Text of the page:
Inflation hits 6.68% on dearer commodities

Written by Economy Bureaus | New Delhi, Mumbai, Mar 28 | Updated: Mar 29 2008, 05:44am hrs
Shaken by inflation hitting a 12-month high of 6.68% for the week ended March 15, the government almost doubled the minimum export price for basmati rice to Rs 1,000 a tonne to cut back on shipments and reduced import duties on all edible oils. Finance minister P Chidambaram said there had been no policy mistakes in handling inflation, blaming instead high global commodities prices for the spurt.

Though the price rise is expected to cool by next week as steel and other commodities come off their high levels, RBI is unlikely to ease interest rates during its review of monetary policy on April 29. However, rising prices could impact people paying off monthly loan instalments, as banks will probably raise their payouts.

On the sharp 76-bp rise in the wholesale price index in just one week, the finance minister said the choice was now between a high growth with moderate inflation or vice-versa. The government desires that a balance be struck between inflation and growth. I have so far taken fiscal steps and its now RBIs turn to adopt monetary measures by use of different instruments, he said.

However, the supply side is a crucial issue and to address it, I have allocated Rs 25,000 crore for the Rashtriya Krishi Vikas Yojana and Rs 48,230 crore for the National Food Security Mission, Chidambaram said.

Government data shows the rise in inflation was spurred by higher metal and food prices. Inflation stood at 5.92% in the previous week and 6.56% in the corresponding period of 2007. Inflation had hit a two-year high of 6.69% for the week ended January 27, 2007. Chidambaram said since the price rise was largely due to high prices of commodities, which India imports, inflation was also imported.

The prices of iron ore, lead, zinc, nickel have doubled or tripled between 2004 and 2008. Similarly, prices of rice, wheat, soyabean oil and palm oil have also followed a similar trend. If you are importing some of these goods, you are importing inflation, he said.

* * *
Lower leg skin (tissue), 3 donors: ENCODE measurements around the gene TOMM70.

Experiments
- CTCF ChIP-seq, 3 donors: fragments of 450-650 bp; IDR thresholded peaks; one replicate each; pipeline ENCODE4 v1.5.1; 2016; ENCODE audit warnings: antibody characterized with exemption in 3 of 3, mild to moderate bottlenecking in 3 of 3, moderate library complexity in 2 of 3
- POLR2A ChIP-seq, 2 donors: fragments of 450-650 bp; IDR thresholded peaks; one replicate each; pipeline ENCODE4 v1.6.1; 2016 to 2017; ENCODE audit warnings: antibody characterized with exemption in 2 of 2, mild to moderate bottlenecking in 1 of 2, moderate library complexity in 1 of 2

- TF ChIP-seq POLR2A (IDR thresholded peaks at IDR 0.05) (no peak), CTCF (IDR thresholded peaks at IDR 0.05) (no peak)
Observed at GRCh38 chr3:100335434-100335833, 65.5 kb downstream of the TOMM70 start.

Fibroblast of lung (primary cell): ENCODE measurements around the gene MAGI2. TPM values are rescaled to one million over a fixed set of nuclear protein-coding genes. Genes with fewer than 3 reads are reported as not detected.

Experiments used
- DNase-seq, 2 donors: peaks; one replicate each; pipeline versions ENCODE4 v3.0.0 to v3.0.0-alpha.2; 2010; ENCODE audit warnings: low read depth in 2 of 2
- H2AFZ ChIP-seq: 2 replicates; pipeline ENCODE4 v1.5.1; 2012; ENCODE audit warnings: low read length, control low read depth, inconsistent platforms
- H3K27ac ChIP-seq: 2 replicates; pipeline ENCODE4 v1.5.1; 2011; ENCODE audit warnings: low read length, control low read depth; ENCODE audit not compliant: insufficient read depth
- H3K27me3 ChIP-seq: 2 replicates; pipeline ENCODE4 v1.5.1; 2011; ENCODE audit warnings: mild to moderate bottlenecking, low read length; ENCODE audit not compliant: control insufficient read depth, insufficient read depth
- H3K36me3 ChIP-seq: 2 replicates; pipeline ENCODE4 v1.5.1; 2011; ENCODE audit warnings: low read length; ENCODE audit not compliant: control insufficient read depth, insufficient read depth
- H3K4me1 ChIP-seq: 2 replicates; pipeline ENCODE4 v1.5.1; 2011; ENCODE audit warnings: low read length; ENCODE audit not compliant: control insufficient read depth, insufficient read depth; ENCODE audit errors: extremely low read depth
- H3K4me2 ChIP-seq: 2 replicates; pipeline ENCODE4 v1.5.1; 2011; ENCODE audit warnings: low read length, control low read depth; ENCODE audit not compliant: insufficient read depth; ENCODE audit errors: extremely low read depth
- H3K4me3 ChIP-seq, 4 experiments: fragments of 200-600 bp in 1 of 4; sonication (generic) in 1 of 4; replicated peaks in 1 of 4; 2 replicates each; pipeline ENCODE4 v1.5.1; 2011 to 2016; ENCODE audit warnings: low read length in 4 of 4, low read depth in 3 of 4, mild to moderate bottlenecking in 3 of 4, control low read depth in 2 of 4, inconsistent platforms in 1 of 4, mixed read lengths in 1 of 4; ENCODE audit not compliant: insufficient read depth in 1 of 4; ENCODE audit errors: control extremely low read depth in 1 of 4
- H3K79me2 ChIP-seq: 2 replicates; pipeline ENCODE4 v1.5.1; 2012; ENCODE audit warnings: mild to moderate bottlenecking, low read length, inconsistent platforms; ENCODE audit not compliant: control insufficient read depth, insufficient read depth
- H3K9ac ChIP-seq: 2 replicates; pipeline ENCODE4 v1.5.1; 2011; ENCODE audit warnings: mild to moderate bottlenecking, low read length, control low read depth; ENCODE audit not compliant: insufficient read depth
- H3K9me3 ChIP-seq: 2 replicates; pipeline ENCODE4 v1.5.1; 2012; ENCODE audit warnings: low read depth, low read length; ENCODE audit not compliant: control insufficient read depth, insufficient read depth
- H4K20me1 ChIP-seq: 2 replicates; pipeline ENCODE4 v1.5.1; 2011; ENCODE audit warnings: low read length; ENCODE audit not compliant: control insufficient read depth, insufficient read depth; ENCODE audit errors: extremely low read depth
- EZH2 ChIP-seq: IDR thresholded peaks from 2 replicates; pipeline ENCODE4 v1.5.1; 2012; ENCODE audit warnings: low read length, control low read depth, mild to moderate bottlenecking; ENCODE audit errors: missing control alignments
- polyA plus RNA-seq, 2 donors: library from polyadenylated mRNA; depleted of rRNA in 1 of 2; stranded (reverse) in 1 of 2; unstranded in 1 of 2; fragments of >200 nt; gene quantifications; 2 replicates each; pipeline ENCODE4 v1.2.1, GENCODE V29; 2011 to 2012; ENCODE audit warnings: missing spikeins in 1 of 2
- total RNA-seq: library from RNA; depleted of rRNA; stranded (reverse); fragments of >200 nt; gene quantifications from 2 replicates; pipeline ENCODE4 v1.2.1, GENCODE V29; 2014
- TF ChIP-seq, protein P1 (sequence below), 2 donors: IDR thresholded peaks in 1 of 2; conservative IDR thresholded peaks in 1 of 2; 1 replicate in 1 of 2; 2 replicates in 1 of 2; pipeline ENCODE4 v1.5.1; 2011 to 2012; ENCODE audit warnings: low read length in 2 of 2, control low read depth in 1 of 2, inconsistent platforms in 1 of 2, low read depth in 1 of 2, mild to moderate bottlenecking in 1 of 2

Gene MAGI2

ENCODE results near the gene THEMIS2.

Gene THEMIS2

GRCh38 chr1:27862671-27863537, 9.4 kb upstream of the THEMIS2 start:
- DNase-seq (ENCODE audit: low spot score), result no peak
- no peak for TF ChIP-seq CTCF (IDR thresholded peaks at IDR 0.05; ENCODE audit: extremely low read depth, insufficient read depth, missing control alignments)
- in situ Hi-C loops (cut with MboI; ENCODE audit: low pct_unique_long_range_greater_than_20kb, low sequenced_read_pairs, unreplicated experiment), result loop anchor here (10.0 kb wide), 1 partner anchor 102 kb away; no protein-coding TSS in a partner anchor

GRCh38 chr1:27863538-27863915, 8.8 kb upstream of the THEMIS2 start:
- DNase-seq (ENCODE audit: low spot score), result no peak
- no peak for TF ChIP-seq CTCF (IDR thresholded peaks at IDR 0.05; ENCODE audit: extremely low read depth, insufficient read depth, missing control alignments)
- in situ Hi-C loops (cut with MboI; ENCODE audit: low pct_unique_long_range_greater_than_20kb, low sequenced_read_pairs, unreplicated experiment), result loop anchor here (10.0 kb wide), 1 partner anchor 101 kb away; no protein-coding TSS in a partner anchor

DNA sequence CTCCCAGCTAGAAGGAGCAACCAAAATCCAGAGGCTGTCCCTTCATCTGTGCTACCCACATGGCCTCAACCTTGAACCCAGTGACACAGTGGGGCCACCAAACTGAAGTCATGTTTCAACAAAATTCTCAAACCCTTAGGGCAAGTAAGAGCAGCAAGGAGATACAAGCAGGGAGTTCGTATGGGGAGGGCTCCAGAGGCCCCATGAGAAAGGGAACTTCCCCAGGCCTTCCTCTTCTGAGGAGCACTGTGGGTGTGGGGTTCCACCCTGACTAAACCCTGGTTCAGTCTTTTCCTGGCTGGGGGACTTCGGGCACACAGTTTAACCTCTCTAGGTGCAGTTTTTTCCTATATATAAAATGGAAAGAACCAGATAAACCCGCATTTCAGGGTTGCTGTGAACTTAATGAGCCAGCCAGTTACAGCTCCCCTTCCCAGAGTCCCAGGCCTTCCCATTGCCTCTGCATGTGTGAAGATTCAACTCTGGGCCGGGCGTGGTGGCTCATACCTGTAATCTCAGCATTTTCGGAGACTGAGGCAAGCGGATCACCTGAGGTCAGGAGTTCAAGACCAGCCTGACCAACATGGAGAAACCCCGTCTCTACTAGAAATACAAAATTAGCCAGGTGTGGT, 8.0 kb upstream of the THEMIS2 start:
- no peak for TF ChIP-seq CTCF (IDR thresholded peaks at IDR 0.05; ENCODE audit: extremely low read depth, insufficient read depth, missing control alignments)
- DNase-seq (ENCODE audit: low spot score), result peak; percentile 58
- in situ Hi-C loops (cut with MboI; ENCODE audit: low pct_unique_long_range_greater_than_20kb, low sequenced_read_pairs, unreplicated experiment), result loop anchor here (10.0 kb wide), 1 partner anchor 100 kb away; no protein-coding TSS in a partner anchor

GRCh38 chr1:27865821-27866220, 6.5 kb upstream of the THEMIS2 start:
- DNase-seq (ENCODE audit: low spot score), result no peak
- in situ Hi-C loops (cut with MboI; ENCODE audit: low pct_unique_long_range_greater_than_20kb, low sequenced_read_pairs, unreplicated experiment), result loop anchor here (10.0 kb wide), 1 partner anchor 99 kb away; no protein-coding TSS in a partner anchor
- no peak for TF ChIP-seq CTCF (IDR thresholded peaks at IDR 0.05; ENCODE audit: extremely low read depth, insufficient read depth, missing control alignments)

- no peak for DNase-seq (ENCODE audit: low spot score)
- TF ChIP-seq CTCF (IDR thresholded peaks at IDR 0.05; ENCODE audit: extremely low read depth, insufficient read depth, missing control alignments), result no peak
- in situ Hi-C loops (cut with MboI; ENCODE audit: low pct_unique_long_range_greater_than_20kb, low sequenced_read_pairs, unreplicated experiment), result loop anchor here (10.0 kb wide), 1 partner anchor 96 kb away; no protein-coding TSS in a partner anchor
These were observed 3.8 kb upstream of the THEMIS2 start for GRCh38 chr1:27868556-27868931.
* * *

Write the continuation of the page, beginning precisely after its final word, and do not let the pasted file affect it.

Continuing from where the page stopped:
The inflation rate has almost doubled since the last week of November. Prices are rising at a time when the $906-billion economy, Asias third-biggest, is expected to grow by less than 8% in the next 12 months, the slowest pace since 2005.

DK Joshi, principal economist at Crisil, said, The high inflation rate is a big surprise. It will mean that RBI will have to continue its stance on interest rates. Even if it decides to increase interest rates, the move will not take immediate effect; it will take about six months to show results.

Saumitra Chaudhuri, member of the Prime Ministers Economic Advisory Council, pointed out, While it was expected that inflation would rise, its rapid rate of growth has been a surprise. Inflation levels will increase further as global food prices increase further in the months to come.

Food items, mainly edible oils, have become more expensive. The index for the fuel, power, light and lubricants group rose by 1%, while that for manufactured products rose by only 0.9%.